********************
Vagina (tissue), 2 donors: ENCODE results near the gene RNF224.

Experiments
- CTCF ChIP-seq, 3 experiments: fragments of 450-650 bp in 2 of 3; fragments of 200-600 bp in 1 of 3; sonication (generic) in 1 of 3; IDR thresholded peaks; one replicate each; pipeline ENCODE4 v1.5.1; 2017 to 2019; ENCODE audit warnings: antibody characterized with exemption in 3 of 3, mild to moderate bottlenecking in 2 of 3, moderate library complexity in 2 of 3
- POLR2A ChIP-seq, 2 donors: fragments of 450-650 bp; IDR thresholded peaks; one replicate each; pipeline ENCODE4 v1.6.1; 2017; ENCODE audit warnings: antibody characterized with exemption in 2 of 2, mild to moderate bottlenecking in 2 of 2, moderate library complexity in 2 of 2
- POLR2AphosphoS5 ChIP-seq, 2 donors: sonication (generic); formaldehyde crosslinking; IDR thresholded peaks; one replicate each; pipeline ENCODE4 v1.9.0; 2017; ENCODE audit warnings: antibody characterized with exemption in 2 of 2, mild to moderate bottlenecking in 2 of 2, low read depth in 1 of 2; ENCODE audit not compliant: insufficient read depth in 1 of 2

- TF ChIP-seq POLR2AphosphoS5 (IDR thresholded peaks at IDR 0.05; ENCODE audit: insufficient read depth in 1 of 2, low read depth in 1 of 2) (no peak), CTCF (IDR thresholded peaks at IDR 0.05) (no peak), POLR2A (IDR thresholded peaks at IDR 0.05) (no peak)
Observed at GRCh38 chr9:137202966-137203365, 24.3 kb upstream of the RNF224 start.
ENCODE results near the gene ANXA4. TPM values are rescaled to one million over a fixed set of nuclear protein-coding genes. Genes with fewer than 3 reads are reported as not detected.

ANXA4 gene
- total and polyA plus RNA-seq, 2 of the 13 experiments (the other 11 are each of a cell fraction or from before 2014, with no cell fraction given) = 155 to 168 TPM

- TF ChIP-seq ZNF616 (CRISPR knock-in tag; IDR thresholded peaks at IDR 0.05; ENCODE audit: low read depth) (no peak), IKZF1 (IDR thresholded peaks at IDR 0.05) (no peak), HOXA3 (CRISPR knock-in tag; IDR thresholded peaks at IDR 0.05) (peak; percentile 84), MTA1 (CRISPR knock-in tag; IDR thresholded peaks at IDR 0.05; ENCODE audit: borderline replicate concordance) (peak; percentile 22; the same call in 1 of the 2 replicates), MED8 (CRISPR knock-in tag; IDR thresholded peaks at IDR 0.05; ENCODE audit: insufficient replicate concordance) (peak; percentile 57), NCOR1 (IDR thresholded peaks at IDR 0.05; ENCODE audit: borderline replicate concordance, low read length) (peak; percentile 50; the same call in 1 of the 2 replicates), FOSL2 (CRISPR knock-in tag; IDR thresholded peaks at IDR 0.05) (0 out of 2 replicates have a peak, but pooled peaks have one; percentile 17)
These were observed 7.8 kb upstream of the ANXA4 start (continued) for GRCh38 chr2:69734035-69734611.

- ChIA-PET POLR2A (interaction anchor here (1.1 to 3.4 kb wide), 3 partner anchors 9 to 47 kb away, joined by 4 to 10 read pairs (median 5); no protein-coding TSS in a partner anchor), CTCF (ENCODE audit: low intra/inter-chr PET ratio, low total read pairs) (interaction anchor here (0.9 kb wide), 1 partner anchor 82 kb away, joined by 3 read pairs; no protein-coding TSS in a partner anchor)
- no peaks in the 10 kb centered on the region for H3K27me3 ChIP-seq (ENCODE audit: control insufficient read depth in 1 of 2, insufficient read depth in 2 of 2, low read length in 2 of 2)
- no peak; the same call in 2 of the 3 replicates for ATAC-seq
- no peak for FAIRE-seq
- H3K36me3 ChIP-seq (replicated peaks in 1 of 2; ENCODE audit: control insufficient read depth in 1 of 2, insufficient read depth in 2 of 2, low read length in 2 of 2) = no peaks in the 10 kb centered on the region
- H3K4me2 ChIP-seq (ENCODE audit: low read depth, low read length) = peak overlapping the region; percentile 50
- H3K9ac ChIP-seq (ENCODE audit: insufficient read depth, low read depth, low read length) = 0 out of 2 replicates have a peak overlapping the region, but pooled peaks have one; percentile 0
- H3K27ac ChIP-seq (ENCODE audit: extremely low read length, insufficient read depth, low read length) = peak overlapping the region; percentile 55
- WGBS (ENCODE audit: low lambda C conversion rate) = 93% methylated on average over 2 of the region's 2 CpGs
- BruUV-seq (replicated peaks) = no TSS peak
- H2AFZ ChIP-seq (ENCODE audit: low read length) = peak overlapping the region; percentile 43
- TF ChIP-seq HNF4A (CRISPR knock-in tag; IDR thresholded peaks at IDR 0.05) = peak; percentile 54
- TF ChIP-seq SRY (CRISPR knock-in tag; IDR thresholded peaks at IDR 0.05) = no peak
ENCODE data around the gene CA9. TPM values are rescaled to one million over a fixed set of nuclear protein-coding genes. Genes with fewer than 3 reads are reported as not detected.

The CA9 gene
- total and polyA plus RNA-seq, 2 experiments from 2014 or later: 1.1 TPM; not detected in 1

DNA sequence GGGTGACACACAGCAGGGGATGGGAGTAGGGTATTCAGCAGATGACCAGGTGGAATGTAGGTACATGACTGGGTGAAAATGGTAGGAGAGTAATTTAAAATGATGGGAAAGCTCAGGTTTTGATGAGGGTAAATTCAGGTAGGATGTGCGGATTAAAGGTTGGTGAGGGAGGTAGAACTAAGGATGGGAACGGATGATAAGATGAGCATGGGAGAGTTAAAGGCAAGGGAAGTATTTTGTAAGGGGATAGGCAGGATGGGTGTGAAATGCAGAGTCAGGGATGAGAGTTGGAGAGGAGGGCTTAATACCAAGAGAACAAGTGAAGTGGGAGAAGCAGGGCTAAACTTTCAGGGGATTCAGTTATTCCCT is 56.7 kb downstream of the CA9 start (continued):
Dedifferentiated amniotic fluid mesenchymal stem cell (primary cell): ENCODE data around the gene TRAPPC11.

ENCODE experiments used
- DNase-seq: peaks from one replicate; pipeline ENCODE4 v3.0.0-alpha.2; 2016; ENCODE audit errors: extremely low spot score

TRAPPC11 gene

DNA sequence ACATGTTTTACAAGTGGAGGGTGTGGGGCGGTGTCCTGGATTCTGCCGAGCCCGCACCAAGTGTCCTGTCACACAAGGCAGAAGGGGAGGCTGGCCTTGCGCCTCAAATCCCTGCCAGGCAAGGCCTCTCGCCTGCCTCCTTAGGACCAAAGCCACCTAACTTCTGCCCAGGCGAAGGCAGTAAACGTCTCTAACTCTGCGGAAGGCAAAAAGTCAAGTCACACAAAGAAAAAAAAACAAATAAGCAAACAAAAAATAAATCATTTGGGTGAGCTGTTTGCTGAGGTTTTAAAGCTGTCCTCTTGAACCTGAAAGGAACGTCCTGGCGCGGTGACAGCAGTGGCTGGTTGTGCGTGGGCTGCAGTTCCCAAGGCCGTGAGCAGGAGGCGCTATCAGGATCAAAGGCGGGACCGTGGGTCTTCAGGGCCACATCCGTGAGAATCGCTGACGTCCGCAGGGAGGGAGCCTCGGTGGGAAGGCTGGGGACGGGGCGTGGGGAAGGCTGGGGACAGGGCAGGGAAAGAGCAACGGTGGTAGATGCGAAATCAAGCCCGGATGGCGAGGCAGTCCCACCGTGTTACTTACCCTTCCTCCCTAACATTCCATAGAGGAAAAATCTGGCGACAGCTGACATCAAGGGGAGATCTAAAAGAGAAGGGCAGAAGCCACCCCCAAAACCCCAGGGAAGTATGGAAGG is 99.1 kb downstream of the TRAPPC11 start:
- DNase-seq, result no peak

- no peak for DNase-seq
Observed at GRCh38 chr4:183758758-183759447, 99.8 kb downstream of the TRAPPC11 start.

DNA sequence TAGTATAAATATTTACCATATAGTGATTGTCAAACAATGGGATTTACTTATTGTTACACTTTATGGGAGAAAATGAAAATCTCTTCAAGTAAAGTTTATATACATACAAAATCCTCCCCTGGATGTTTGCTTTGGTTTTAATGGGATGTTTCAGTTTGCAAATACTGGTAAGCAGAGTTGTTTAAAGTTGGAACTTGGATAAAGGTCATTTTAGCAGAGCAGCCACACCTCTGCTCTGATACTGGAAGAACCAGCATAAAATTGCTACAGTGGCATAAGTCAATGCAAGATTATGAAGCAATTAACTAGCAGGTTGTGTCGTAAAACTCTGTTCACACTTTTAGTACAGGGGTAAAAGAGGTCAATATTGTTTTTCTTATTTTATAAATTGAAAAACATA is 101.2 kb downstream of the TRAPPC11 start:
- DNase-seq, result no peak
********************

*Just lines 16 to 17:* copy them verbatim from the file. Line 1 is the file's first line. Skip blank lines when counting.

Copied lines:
- no peak for FAIRE-seq
- H3K36me3 ChIP-seq (replicated peaks in 1 of 2; ENCODE audit: control insufficient read depth in 1 of 2, insufficient read depth in 2 of 2, low read length in 2 of 2) = no peaks in the 10 kb centered on the region